Photos show how a century has changed the Rockies

Recreated archival photos show how Canada's mountains are changing.
1897 photo of Elbow Falls, Alberta, by surveyor Arthur Oliver Wheeler and team, along with a recreation from this year. (Meg Wilcox)

They're just old photos of mountains, but they have a lot to teach us.

The Mountain Legacy Project is the largest collection of current and archival photos of mountains in the world. But the University of Victoria project is more than just a historical curiosity.

1897 photo of Elbow Falls, Alberta, by surveyor Arthur Oliver Wheeler and team.
Summer students Sonia Voicescu and Karson Sudlow recreate an archival image (Meg Wilcox)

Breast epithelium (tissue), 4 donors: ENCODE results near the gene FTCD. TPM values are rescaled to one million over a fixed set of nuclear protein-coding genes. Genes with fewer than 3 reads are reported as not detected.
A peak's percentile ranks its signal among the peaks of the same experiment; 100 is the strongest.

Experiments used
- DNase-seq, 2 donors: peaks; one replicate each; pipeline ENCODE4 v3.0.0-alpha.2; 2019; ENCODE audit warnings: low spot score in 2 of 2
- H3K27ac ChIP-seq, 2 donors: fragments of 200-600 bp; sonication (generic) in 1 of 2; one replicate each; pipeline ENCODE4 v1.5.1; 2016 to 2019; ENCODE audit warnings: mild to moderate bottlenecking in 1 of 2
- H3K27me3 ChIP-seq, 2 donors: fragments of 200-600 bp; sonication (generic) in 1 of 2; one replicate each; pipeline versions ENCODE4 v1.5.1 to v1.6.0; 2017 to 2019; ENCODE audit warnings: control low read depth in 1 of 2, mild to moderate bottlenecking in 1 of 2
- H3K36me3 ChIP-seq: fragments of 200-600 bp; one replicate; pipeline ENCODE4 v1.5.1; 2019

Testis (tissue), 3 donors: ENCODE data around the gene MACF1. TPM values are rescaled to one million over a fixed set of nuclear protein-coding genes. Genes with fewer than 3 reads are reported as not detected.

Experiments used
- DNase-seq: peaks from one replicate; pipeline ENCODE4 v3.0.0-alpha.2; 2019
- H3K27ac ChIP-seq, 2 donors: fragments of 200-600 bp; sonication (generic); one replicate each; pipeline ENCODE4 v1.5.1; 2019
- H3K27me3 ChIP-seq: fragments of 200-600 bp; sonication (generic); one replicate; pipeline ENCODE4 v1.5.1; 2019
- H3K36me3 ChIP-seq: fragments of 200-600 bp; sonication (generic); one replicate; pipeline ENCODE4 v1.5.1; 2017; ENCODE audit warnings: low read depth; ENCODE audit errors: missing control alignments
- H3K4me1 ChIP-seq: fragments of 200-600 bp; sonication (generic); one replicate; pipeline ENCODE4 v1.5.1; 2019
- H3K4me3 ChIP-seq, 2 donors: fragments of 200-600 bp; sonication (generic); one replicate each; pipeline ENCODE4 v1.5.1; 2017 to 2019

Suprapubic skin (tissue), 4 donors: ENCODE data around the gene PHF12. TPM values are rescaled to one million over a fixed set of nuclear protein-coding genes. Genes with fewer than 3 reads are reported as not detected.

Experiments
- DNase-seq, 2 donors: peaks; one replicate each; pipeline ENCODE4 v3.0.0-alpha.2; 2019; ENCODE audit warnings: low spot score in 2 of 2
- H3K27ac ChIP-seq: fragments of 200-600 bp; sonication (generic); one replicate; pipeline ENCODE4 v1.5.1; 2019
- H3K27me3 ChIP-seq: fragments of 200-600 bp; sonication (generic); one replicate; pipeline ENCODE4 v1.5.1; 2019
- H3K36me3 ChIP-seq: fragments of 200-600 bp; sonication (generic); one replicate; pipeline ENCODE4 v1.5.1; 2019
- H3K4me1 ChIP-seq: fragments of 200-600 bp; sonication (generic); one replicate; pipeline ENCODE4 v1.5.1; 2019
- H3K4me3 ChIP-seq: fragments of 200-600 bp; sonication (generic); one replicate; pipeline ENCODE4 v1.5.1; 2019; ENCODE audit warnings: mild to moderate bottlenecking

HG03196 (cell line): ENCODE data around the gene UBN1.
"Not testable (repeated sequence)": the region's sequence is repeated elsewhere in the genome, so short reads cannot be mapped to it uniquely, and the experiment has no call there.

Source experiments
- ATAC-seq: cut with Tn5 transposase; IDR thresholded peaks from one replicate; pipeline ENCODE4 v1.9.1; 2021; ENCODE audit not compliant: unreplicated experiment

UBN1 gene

Comparing old photos with new ones can provide valuable information for wildfire management and land use planning. Archaeologists can use the images to map where Indigenous people were based at the time of the original photo.

For the past 20 years, volunteers and students have been going into the Rocky Mountains to take new photos from the same vantage point as the archival ones. The idea is to create A/B comparisons that will show how the land has changed, and the impacts of human behaviour.

Journalist Meg Wilcox headed to Elbow Falls, Alberta, to follow a team as they set out to recreate surveyor Arthur Oliver Wheeler's photos from more than a century ago.


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